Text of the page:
Transportation and geopolitical issues clearly correlate to how energy secure a nation is, said Sarah Ladislaw, an energy and national security specialist at the Center for Strategic and International Studies. Energy specialists have placed more emphasis lately on political and internal conflict, as well as the growing danger of piracy on the high seas, when they evaluate how safe oil exports might be.

Saudi Arabia has the world’s largest proven oil reserve - 267 billion barrels, or one-fifth of the world’s known supply - but it is only the eighth most energy-secure nation owing to the worry that terrorists might attack there. In addition, internal disruptions from occasionally active dissidents could also affect its ability to export oil.

Iran, Iraq and the United Arab Emirates also hold some of the world’s largest oil reserves, which range from 99 billion to 140 billion barrels of oil. But they are relatively insecure in terms of their ability to export oil to the rest of the world. In particular, about 40 percent of the world’s oil passes through the Strait of Hormuz off the coast of Iran and the United Arab Emirates.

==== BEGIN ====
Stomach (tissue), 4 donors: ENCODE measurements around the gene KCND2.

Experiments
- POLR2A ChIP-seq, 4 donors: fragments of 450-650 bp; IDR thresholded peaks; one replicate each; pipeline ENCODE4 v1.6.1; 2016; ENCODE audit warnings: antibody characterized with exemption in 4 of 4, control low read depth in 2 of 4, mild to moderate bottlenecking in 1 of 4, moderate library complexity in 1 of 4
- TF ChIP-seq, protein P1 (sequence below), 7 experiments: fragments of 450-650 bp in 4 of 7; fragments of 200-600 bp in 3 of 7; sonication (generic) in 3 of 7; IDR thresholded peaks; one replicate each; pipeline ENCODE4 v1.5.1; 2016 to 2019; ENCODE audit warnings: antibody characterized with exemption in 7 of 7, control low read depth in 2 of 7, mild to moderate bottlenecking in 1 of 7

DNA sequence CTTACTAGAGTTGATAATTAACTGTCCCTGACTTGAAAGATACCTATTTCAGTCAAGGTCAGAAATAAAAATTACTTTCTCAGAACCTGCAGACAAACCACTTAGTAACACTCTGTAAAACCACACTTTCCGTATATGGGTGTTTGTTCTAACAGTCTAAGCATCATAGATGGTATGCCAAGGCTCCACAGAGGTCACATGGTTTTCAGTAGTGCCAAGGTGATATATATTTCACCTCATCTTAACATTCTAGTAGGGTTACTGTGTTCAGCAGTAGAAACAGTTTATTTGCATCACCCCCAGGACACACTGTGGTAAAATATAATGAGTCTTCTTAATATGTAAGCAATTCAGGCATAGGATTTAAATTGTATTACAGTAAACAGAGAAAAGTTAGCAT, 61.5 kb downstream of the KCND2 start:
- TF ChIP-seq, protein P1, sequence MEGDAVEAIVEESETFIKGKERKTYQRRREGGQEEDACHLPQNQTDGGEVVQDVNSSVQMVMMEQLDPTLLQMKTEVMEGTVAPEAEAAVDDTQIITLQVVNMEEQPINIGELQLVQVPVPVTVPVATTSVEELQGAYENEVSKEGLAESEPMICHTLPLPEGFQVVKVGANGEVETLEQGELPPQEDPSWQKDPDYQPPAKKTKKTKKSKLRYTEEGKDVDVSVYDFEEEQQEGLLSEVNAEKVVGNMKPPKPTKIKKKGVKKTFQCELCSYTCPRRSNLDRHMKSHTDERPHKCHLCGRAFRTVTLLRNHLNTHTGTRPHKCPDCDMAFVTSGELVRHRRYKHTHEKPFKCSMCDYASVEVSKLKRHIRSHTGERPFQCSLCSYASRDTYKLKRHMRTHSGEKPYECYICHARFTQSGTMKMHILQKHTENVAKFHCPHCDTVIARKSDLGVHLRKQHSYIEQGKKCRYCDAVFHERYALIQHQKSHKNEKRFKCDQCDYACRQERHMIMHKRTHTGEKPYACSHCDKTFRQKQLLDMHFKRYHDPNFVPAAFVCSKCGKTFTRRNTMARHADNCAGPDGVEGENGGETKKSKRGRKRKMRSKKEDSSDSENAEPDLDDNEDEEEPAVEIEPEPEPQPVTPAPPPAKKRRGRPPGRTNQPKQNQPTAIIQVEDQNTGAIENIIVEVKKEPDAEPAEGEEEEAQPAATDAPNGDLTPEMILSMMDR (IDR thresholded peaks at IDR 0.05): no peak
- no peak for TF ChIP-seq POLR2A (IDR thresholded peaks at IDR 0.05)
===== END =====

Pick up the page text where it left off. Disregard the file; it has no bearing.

“If Iran chose to block the strait, for whatever reason, it would be catastrophic for the rest of the world,” said Charles Ebinger, the director of the Energy Security Initiative at Brookings Institution, a nonpartisan think tank.

The dependence of the U.S. on foreign oil makes its consumption behavior risky. Mr. Ebinger said the U.S. could improve its energy-secure consumption ranking if it “made some tough decisions on what we want to do about producing domestic oil.”

(Corrected paragraph:) As of February, the U.S. imported the most oil from Canada, 2.5 million barrels a day, followed by 1.3 million barrels a day from Mexico and around 1 million barrels a day from both Venezuela and Saudi Arabia. With the exception of Mexico, all of these countries are more energy secure than the U.S., at least when viewed from the perspective of production.